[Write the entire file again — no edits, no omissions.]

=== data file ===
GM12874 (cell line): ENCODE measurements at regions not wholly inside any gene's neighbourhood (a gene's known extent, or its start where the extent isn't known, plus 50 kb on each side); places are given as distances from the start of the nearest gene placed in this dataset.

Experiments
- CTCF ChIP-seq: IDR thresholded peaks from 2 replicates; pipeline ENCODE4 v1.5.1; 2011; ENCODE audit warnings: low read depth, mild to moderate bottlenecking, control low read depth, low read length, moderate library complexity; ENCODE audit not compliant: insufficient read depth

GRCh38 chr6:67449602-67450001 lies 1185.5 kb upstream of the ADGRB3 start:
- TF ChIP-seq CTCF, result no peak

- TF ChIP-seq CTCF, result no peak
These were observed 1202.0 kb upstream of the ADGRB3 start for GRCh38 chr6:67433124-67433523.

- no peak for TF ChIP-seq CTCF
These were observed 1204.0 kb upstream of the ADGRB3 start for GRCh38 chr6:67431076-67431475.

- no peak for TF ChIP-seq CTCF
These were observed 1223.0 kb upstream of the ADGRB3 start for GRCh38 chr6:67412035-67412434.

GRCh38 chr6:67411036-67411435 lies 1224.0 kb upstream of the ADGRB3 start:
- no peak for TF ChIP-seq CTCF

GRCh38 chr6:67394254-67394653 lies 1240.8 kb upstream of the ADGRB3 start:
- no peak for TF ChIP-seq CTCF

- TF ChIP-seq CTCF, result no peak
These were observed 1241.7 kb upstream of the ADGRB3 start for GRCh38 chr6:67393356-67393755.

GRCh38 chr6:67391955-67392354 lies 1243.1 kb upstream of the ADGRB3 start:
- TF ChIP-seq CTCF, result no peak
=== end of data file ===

GM12874 (cell line): ENCODE measurements at regions not wholly inside any gene's neighbourhood (a gene's known extent, or its start where the extent isn't known, plus 50 kb on each side); places are given as distances from the start of the nearest gene placed in this dataset.

Experiments
- CTCF ChIP-seq: IDR thresholded peaks from 2 replicates; pipeline ENCODE4 v1.5.1; 2011; ENCODE audit warnings: low read depth, mild to moderate bottlenecking, control low read depth, low read length, moderate library complexity; ENCODE audit not compliant: insufficient read depth

GRCh38 chr6:67449602-67450001 lies 1185.5 kb upstream of the ADGRB3 start:
- TF ChIP-seq CTCF, result no peak

- TF ChIP-seq CTCF, result no peak
These were observed 1202.0 kb upstream of the ADGRB3 start for GRCh38 chr6:67433124-67433523.

- no peak for TF ChIP-seq CTCF
These were observed 1204.0 kb upstream of the ADGRB3 start for GRCh38 chr6:67431076-67431475.

- no peak for TF ChIP-seq CTCF
These were observed 1223.0 kb upstream of the ADGRB3 start for GRCh38 chr6:67412035-67412434.

GRCh38 chr6:67411036-67411435 lies 1224.0 kb upstream of the ADGRB3 start:
- no peak for TF ChIP-seq CTCF

GRCh38 chr6:67394254-67394653 lies 1240.8 kb upstream of the ADGRB3 start:
- no peak for TF ChIP-seq CTCF

- TF ChIP-seq CTCF, result no peak
These were observed 1241.7 kb upstream of the ADGRB3 start for GRCh38 chr6:67393356-67393755.

GRCh38 chr6:67391955-67392354 lies 1243.1 kb upstream of the ADGRB3 start:
- TF ChIP-seq CTCF, result no peak